When the Galaxy S6 comes out, should you upgrade? (rumors and innuendo edition)

With Mobile World Congress coming up and the nearly-sure release of a new Samsung Galaxy phone, what do you need to consider before making the jump to a new device? This guide will help you start thinking about that decision.

With March 1st right around the corner, rumors are swirling that the first of the month will be the date of the next Samsung Galaxy smartphone announcement. Some say it will have a wrap-around screen on both sides of the phone, while others insist there will be an Edge and an edgeless model.

Amidst all the fuss comes the obvious question: should you rush out and upgrade? That's what we'll be exploring here.

It should be noted that this article is being called the "rumors and innuendo edition" because we don't know precisely what Samsung will be announcing and the final product could be something unexpected. Even so, it's time to start thinking about what would sway you to upgrade, and this article can help get that thinking process started.

Personally, I have an S4

Personally, I have a Galaxy S4 that will run out its contract in late spring. My wife also has one. When I first got my S4, I was amazed at all it could do, especially considering the restrictions of iOS.

Now, to be fair, iOS 8 has removed (or at least toned down) some of the more egregious restrictions (like letting you swap keyboard software), but even so, I intend to stick with Android as my smartphone choice for quite some time.

That said, I did not choose to pay the contract-breaking upgrade tax and switch my phone to the Galaxy S5 last year. There just wasn't enough new or exciting to make it seem worth the time or the money.

But with our contracts ending, what about the S6? Is it enough to drive me to the Verizon store for the next model? As I walk through the criteria you should consider, I'll also tell you how I'm evaluating those issues for my work and family.

Obviously, your needs are different, but by showing you the issues and also how I'm parsing them for my home and work environment, it should give you an example of how you might look at these issues yourself.

Fancy new Edge display

I have to admit, I'm intrigued by the idea of a display that wraps around the side of the device. My original impression was that it was a silly idea, but after reading ZDNet's Matthew Miller report on his experiences with the Note Edge, I'm much more open-minded.

Even so, one thought keeps coming back to me. For the longest time, I used a monstrous Otterbox Defender case, not so much because I'm prone to drop the phone (I'm not), but because the phone was so small that whenever I gripped it outside of a case, my fingers would press the edges of the reactive screen, causing unpredictable results.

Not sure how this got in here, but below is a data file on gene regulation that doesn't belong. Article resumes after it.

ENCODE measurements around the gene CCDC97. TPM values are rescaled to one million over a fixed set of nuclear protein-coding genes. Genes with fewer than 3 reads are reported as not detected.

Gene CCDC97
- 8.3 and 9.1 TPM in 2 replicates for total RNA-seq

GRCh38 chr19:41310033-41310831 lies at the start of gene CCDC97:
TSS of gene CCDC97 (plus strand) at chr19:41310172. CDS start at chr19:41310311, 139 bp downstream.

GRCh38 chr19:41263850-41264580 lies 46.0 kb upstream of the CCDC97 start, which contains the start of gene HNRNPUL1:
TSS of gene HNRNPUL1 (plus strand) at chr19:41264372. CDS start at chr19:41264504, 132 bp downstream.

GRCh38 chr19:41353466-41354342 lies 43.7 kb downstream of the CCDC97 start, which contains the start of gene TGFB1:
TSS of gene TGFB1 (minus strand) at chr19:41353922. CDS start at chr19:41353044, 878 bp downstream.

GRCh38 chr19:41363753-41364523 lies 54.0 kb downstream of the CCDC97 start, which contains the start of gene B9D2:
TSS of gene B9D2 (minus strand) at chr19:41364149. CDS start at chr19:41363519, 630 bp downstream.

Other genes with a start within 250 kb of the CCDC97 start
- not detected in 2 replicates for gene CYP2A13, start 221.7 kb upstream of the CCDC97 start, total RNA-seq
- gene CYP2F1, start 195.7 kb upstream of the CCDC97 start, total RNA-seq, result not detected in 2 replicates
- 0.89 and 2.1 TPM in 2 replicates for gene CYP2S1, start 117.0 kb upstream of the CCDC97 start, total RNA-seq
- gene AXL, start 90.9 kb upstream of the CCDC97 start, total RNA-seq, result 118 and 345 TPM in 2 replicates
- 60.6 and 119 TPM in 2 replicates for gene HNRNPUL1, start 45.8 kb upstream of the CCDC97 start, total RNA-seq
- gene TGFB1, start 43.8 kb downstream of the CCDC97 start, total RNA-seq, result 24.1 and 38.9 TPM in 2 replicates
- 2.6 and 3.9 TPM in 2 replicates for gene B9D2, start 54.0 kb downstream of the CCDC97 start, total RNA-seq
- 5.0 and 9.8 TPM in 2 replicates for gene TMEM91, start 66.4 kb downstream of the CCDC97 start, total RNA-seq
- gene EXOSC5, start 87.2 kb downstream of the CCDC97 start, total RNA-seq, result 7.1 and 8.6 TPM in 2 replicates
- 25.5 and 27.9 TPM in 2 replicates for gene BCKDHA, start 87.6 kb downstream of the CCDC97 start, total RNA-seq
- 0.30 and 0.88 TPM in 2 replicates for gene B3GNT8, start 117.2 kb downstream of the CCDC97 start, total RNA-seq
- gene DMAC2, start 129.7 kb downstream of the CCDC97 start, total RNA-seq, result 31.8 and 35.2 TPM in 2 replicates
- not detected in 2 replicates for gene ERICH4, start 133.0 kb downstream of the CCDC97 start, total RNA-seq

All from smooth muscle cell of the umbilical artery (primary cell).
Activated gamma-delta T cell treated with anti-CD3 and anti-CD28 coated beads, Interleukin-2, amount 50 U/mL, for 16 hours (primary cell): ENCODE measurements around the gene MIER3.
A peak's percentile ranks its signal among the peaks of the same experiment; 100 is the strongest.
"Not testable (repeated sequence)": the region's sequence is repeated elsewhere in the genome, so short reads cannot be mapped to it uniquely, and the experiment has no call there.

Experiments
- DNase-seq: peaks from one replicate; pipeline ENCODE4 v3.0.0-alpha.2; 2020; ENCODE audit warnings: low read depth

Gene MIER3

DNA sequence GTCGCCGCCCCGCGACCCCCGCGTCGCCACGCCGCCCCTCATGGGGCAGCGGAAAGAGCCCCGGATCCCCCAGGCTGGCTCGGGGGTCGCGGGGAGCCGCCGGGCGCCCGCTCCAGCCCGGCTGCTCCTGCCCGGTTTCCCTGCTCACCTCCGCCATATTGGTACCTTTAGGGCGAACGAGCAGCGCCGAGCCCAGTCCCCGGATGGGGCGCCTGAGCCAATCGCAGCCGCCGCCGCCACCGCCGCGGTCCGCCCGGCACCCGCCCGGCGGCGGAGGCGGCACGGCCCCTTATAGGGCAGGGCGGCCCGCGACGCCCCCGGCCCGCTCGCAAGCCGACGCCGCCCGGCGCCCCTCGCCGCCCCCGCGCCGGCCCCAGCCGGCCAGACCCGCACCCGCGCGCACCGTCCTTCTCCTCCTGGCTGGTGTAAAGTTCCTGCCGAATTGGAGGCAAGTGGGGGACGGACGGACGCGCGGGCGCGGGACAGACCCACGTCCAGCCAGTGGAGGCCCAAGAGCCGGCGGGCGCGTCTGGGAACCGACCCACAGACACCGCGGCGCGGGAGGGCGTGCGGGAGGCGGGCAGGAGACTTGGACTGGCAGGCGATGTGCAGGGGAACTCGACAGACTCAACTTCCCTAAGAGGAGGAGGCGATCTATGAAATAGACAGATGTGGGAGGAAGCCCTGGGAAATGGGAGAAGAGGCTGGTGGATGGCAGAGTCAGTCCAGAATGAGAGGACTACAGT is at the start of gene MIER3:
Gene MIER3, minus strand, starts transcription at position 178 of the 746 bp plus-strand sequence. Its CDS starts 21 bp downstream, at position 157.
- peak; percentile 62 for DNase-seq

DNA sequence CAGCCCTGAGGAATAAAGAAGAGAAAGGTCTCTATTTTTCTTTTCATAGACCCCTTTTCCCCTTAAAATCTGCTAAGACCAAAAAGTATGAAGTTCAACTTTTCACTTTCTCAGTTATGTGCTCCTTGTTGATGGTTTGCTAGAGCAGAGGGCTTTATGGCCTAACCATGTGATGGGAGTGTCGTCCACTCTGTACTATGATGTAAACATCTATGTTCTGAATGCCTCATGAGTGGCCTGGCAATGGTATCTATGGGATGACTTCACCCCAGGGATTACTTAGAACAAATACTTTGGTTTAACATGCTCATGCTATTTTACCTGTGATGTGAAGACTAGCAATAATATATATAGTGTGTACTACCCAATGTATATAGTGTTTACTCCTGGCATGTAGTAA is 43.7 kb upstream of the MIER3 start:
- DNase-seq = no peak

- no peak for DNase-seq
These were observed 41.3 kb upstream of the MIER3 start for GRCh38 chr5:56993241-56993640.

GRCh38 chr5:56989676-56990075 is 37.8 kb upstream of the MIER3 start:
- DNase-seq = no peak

I do like the idea of quick-to-see status messages and soft buttons on the device sides, but I also wonder how difficult the thing will be to hold, especially since the holding surface will apparently be reactive. I also wonder how cases would work, given the need to keep the two sides open and visible.

Finally, I wonder about whether or not that extra display space, especially if it's used in a case-closed status mode, will use a lot of extra battery.

Personally, the Edge display isn't enough to convince me to go ahead and upgrade.

Cost to upgrade

Then, of course, there's the cost to upgrade. Premium smartphones are never made available for free, even on a two-year contract. If the S6 tracks with previous smartphones, the low-end version will likely cost about $200.

A problem-solving approach IT workers should learn from robotics engineers

Sometimes the most profound solution is to change the entire problem.

In my case, my wife and I would probably upgrade together, so we're looking at a minimum of $400. Is there four hundred bucks of juicy goodness in the new phones? Are my current phones bad enough that it's worth ponying up the cash to get back to solid ground?

To me, that's still an open question. Our current Galaxy S4s have 16GB memory, which has proven to be a bit too small. We're not running a lot of downloaded video, but all the mapping and resource intensive apps do take up a lot of space.

If a 32GB or 64GB S6 is $300 or $400 a pop, buying two could be a big expense and, for now, it just might not be worth it.

Cheap alternative: battery replacement

I can't speak for your device's performance, of course, but after almost two years, my S4 runs out of juice way too quickly. It no longer makes it through the entire day without needing to tap into USB and drink its fill of that tasty voltage and amperage cocktail.

If the S4 were an iPhone, the answer would be clear: upgrade. But because the S4 has a replaceable battery, another option might be to simply swap out the old battery and get a new one.